Instead, something Andy suggested was giving people a choice – take the 2% reduction now and retire a month or two later, or maintain retirement age and pay the 2 percent. That seems like a valid suggestion to me, but Andy “didn’t think Congress is ready to be honest with the people.”

Another tax question Andy took was regarding a House bill which mandated a 1% fee on financial transactions sponsored by several Democrats. Andy said that bill was “not going anywhere in this House.” He pointed out that whenever taxes were increased, each dollar of new revenue was spent, along with 30% more.

Yet Harris also noted that all that saves us from being Greece was the fact we have the world’s reserve currency. Because of the strength of our dollar, interest on $15 trillion in debt is only $221 billion. But if we paid the same interest rates Greece is forced to pay, we would spend more on debt interest than we do on Social Security.

Naturally as part of the fiscal questions, someone asked Andy about the bonuses he gave to his staff. Andy defended the bonuses, saying that he paid his staff less than the average amount and once it became clear they would return money to the Treasury, he helped to bring them closer to the average pay scale through the bonus. To him, though, it was a good incentive to work more efficiently.

A couple questioners mentioned the defense cuts proposed by President Obama, particularly in our nuclear arsenal. Andy believed in “peace through strength” because “I don’t really trust the Russians or Chinese” but also made it clear that “I wish there was world peace…but we have real enemies.” A large and bipartisan group in Congress believed the drastic proposed cuts by Obama were “unacceptable” so they likely won’t happen.

Several people took it upon themselves to ask Andy about his environmental stance, in particular cleaning up Chesapeake Bay.

They asked about the Bay Restoration Fund, which was supposed to be bankrolled by the 1-cent sales tax increase of 2008. But that funding was stripped away the next year to balance the budget. (Never mind that this sales tax increase netted the state around $600 million.)

Yet the questioners pressed Andy on what he would do, one whining that he’s heard the same rhetoric for thirty years. Harris couched it in the terms of improving the economy, because the money wasn’t there to clean up the Bay. “We have to restore prosperity,” he said. Yet we’ve done a lot to help the environment, Andy continued, giving the example of removing 90% of the airborne mercury. Yet to get it to 99% removal, we would have to endure a 28% increase in our electric bills. The EPA didn’t do a good job in studying the benefits of what’s already been done, added Andy.

As for cleaning up Chesapeake Bay, Harris reminded those who questioned him that other states need to be involved as well. Yet a state like Pennsylvania has no real incentive because they’re not bordering the Chesapeake. We also need to partner with affected industries.

Just in my humble opinion, these environmentalists are representative of a group which won’t be satisfied until we’ve returned to the conditions found in pre-Colonial days. After all, if the Chesapeake Bay Foundation ever gives the Bay an A+ grade, what reason do they have to exist anymore? There’s no sense of balance given, nor credit for what’s been done thus far at great expense to our farmers and industry. Instead, the EPA is “confrontational” with the states.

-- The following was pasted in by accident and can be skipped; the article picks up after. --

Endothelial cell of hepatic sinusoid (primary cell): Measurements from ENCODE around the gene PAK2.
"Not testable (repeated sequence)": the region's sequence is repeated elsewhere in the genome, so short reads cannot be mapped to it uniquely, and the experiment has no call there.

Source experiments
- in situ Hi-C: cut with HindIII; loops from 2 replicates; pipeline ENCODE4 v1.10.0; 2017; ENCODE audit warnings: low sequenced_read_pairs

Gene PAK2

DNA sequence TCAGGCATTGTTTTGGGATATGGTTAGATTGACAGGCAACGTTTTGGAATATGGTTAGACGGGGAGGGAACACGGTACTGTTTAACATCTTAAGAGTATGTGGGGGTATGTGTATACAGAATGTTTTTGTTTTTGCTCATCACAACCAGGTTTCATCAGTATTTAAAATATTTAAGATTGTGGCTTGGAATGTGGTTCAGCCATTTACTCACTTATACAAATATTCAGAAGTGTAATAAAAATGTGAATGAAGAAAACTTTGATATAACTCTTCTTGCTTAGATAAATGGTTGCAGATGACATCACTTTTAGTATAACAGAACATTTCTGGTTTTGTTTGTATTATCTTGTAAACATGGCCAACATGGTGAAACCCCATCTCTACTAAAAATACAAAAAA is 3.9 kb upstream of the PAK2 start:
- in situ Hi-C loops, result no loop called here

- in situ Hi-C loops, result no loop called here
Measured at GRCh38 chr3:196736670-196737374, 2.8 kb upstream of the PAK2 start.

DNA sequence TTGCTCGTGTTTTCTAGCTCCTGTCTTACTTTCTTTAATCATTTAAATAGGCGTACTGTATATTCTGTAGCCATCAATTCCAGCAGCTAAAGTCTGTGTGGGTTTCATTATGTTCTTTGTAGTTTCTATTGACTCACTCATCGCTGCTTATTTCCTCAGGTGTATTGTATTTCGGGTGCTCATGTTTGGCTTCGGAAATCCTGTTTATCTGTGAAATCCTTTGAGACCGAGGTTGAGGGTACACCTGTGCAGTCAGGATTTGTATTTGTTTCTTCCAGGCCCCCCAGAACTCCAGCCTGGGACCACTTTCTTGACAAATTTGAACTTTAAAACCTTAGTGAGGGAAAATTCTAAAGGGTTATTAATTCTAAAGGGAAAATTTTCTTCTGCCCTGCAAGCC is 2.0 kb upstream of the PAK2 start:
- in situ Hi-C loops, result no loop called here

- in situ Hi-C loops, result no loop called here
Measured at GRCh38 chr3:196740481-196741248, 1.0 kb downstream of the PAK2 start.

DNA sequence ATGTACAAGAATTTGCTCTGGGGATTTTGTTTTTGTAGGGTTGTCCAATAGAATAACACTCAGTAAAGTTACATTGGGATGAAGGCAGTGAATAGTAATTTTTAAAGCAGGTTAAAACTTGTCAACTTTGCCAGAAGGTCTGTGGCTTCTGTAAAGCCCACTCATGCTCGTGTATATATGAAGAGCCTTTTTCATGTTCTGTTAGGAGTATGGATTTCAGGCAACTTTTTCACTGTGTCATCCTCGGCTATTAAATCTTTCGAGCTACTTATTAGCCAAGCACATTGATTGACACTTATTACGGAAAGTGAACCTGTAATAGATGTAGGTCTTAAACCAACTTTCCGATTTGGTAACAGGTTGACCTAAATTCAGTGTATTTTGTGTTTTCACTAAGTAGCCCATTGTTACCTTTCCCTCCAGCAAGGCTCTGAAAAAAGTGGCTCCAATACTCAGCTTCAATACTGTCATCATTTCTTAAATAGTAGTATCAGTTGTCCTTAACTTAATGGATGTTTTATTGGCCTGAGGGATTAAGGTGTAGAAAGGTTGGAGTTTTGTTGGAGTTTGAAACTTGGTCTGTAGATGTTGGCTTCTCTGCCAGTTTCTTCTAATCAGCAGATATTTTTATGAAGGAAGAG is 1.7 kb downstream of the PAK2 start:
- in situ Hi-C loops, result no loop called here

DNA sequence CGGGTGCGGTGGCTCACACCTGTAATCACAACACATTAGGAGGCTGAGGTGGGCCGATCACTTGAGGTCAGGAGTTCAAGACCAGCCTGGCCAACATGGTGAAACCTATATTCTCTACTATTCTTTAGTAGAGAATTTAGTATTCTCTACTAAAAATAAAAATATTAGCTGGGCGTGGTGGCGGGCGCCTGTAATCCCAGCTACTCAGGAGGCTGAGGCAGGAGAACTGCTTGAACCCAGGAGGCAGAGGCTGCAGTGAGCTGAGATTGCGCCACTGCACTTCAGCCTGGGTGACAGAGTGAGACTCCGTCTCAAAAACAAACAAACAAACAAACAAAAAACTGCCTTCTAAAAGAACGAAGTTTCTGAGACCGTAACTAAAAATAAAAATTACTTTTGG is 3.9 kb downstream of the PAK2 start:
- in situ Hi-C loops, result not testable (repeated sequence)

There was one thing about which I didn’t care for when Andy said it. The question was raised that, okay, let’s say the economy is better. Then what will you do about the Bay? (These people were insistent.)

As part of that response, Andy said, “if you don’t want the federal government to have a say, then don’t take federal money.” That’s a little disingenuous because there are a number of areas where the federal government is supposed to perform tasks within states. I’d be very happy if Maryland didn’t take federal education money, for example, but would the federal government get off our back with various requirements? I doubt it.

And then there was the budget deficit. A questioner asked where the controls were, and Andy basically said there are none – “both parties are absolutely to blame…they can’t control themselves in Washington.”

“It’s too easy to come up with an excuse in Washington to spend money.” But Andy was fully supportive of the Ryan budget proposal last year, and likely would be again this year. “Stop attacking those who want to start the conversation,” he pleaded. If politicians don’t have ideas on how to address this, they should be thrown out of office, Harris added. After all, this was a group which approved a budget item of $1 million to Chinese factories to help them improve their energy efficiency. (That’s going to create jobs here.)

Speaking of being thrown out of office, one of the final questions dealt with term limits. Andy is a co-sponsor of a term limits bill already in the hopper, but promised to serve no more than 12 years himself. We should have a citizen legislature, Harris said, and he believed that most of us in the room would be just as qualified to be a Congressman as the ones who are there as long as we have some common sense.